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From "Puppala, Kumar (LNG-CON)" <kumar.pupp...@lexisnexis.com>
Subject RE: hyphenation problem
Date Fri, 02 Nov 2007 15:15:42 GMT
Hi Vicent,
   Thanks for the explanation for the FOP behavior that I am noticing.
In the testcase that I sent out earlier, there are some situations where
the word starts right on the border (for example, in 'on an employee's'
text, the last word start right on the border). Regardless of the
total-fit algorithm, I would have expected the word to start on the next
line instead of beginning on the table border. 

Our data contains all kinds of languages and special characters and it
is difficult to control what comes to us. We definitely need to go with
the approach where the word flows to the next line if it cannot fit
within the table-cell borders. The current total-fit algorithm does not
bode well with our system and I would like to make changes in my local
copy to get the desired behavior (as rendered by old FOP). If you can
point me in the right direction to accomplish this, I would greatly
appreciate.


Thanks,
Kumar Puppala

-----Original Message-----
From: Vincent Hennebert [mailto:vincent.hennebert@anyware-tech.com] 
Sent: Friday, November 02, 2007 6:13 AM
To: fop-users@xmlgraphics.apache.org
Subject: Re: hyphenation problem

Hi Kumar,

Sorry for the delay, looks like I ended up forgetting this thread.

Puppala, Kumar (LNG-CON) wrote:
> Hi Vicent,
>    I am not sure if I understand you. If you look at newFop.pdf(from
> previous mail), the 14th line in the table cell ( 'sion scheme') has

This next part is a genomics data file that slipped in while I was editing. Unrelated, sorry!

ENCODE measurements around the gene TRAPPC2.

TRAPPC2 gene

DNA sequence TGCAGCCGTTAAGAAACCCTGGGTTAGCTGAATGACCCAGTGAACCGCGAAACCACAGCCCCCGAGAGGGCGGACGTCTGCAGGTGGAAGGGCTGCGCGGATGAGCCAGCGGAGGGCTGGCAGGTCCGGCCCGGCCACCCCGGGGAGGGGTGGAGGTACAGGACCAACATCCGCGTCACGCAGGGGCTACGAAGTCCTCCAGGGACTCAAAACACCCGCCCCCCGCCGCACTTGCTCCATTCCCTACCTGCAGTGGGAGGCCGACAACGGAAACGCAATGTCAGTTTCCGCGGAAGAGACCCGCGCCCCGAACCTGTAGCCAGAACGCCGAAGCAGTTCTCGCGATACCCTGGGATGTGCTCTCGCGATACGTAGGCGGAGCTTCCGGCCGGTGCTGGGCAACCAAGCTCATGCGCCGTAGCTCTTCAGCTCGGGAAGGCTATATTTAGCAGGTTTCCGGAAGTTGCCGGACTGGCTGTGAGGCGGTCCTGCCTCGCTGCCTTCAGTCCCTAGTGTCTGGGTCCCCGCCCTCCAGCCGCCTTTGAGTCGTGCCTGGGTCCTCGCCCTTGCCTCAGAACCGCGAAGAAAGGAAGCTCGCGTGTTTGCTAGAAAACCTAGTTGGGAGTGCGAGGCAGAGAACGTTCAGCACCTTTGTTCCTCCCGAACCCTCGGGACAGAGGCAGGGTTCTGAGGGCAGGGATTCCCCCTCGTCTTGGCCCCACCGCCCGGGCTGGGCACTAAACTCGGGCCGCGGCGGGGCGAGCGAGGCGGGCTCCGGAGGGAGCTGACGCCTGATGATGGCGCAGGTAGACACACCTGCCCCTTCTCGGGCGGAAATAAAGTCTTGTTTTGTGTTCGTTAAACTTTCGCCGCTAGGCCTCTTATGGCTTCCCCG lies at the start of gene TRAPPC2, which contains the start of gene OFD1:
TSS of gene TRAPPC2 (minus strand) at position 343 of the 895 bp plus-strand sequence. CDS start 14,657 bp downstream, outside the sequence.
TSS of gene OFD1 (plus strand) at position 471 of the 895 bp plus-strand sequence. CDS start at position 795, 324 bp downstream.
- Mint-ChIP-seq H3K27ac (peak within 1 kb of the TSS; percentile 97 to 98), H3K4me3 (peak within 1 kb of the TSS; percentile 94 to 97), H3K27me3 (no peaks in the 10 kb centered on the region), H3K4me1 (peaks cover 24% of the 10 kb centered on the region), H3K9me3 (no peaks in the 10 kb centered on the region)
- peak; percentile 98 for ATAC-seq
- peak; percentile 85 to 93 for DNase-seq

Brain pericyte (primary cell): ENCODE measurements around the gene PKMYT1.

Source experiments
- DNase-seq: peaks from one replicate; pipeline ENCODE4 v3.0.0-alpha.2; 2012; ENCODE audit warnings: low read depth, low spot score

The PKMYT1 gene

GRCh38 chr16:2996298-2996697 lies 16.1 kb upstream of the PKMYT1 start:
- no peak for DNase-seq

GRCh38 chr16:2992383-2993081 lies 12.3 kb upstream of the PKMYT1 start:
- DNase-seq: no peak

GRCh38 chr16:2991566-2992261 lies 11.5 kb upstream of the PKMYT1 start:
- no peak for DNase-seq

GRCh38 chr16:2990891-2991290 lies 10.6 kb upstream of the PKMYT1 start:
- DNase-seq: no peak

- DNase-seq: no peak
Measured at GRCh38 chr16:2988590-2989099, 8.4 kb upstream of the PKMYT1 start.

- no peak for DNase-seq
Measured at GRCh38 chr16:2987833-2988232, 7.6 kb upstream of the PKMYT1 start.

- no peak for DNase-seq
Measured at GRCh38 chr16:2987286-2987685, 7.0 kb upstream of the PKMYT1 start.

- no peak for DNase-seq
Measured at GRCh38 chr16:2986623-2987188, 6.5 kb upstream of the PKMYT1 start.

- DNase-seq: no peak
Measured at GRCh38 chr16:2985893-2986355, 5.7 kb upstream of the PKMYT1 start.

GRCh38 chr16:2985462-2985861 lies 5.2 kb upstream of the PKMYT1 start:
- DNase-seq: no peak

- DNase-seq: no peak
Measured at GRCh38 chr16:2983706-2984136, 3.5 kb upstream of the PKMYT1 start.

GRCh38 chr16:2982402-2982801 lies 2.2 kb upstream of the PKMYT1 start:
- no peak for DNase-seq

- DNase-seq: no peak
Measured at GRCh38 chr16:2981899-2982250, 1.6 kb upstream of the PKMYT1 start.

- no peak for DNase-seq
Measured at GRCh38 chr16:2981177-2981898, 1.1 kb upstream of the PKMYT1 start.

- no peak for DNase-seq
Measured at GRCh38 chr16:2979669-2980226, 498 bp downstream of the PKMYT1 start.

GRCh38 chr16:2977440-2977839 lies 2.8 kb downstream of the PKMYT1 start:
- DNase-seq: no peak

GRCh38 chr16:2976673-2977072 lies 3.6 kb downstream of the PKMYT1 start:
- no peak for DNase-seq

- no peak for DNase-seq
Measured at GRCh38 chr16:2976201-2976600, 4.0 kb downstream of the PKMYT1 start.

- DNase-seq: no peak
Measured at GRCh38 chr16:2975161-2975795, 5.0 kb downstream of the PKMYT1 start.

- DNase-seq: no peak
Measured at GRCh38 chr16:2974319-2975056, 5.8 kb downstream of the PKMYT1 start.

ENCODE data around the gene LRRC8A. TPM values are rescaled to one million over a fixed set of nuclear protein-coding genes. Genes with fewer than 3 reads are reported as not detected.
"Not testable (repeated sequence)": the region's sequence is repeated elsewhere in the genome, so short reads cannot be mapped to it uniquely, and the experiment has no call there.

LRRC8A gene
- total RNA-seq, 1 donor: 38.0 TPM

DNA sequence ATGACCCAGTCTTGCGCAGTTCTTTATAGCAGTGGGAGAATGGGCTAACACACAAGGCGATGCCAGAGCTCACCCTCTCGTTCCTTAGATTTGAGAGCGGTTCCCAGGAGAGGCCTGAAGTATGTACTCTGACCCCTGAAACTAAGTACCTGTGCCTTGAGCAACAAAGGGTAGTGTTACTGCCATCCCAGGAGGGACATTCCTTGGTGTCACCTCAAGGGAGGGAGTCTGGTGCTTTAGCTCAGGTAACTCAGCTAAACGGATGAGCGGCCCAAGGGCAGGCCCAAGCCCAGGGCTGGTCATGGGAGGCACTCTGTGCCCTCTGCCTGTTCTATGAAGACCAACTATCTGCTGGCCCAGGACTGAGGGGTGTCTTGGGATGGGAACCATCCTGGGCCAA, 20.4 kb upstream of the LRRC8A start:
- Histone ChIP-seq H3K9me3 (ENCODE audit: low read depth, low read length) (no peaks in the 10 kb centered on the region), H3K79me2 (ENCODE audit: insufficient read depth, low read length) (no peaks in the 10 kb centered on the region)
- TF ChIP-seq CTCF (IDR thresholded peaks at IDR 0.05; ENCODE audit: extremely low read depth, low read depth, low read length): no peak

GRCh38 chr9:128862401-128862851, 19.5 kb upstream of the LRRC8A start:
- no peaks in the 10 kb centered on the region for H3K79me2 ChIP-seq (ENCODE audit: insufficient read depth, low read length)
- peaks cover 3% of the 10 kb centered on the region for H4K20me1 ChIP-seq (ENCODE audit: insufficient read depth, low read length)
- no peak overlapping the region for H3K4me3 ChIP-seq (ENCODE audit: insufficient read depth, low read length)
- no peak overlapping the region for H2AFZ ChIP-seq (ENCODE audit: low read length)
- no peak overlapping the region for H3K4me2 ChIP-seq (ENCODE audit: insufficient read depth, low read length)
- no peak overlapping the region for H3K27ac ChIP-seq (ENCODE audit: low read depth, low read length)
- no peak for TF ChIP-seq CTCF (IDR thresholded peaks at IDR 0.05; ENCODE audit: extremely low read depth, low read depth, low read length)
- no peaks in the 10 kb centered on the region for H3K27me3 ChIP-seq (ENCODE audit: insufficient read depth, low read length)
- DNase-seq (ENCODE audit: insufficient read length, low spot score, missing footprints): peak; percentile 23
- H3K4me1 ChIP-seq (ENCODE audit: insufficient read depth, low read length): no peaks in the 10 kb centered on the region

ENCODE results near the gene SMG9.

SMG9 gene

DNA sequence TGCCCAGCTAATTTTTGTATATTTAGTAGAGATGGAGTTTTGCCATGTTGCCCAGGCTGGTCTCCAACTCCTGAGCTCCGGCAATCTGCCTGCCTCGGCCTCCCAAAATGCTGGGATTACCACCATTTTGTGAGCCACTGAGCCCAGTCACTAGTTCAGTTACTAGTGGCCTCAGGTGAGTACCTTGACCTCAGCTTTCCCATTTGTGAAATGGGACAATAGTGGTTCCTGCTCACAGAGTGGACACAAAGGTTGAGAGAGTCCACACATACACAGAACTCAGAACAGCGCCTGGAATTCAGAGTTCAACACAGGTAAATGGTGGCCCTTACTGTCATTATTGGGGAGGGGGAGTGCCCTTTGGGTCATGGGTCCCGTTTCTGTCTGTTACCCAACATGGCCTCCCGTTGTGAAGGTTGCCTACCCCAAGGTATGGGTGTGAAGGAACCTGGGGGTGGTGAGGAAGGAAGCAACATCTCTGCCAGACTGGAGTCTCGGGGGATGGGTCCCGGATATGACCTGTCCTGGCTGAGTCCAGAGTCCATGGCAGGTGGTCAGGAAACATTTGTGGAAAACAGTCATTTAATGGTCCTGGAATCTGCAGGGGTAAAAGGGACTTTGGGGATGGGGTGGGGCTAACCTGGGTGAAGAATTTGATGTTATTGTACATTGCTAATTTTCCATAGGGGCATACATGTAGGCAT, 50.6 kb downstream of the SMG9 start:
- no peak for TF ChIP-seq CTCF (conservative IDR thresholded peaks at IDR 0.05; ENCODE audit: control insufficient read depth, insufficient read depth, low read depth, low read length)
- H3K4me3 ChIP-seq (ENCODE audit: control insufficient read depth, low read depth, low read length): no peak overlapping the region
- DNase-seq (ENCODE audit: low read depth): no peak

the
> overflow. It looks like the word 'scheme' started at the very edge of
> the table cell and the hyphenation did not occur. The oldFop.pdf file
> (generated using 0.20.5) demonstrates the correct behavior. 

The word 'scheme' cannot be hyphenated, so it can only be placed on one 
single line. But as it is wider than the column width, it would overflow

the column anyway.

What you see and which looks strange is a result of the total-fit 
algorithm: FOP optimizes line breaks for the whole paragraph, instead of

working one line at a time. If it chose to put 'sion scheme' on one 
line, that's because that leads to an less bad overall result than if it

had cut it.

That's the best it can do in such a special situation. Really, you 
should make sure that the column is at least wide enough to make all the

syllables fit on one line.


> The testcase does come from real-life usecases. In some of our
usecases,
> we do have table cells that accommodate only 1 character (which is
> usually a number).

Ok, but if you actually put only one character in such cells, you won't 
have any problem.

HTH,
Vincent

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